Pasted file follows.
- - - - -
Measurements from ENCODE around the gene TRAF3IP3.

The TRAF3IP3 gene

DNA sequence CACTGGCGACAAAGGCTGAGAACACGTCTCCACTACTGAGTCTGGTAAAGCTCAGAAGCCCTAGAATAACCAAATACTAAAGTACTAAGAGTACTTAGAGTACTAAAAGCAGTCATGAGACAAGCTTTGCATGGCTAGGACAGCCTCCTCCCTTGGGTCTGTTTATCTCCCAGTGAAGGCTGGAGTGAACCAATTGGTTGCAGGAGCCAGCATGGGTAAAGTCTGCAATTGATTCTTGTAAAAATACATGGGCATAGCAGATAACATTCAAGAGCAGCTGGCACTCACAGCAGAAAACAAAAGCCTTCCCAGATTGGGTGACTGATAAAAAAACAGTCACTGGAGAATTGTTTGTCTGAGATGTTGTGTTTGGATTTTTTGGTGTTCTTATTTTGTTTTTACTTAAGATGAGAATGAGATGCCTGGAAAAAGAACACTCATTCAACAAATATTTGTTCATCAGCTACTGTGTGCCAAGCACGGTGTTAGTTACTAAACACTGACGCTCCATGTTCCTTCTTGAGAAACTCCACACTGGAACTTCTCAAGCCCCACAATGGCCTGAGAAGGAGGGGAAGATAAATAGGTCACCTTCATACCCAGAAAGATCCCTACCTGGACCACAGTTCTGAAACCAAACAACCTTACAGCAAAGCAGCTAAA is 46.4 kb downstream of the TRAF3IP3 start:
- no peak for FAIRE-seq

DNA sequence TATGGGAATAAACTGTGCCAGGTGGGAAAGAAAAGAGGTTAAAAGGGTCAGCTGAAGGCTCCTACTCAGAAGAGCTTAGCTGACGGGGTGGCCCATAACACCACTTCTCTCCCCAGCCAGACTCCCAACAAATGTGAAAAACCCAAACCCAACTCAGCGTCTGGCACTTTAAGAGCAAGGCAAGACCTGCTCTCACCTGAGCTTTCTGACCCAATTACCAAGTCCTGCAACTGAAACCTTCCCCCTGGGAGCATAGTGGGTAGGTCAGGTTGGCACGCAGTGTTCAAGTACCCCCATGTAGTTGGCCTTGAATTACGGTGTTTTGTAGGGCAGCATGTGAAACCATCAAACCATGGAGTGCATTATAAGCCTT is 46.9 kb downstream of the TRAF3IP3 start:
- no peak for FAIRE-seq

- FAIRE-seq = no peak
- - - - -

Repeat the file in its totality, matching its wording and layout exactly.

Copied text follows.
Measurements from ENCODE around the gene TRAF3IP3.

The TRAF3IP3 gene

DNA sequence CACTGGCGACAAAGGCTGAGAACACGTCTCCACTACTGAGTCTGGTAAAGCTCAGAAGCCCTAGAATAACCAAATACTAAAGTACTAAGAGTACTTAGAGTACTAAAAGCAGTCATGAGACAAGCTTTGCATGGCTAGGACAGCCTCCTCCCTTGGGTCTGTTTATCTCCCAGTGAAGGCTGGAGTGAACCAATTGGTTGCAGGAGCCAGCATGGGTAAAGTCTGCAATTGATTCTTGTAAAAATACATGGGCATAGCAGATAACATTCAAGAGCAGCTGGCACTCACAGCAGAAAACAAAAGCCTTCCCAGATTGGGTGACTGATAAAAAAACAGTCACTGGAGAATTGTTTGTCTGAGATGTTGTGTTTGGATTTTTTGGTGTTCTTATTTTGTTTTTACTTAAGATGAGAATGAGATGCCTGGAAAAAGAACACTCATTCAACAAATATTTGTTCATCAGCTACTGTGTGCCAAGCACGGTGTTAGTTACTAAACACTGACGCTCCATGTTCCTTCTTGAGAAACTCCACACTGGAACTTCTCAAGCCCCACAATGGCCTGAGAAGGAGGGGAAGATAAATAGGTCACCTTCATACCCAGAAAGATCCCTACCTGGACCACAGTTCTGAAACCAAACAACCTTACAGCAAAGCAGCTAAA is 46.4 kb downstream of the TRAF3IP3 start:
- no peak for FAIRE-seq

DNA sequence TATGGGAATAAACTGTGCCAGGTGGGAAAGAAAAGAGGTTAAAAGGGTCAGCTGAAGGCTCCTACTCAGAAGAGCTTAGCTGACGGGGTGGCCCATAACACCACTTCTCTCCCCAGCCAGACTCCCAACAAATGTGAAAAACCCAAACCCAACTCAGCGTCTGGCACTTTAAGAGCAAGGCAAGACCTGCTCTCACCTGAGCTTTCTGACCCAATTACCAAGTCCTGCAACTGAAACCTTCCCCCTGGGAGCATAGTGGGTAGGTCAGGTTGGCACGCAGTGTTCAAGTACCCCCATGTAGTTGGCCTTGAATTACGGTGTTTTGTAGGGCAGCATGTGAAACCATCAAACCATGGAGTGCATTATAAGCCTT is 46.9 kb downstream of the TRAF3IP3 start:
- no peak for FAIRE-seq

- FAIRE-seq = no peak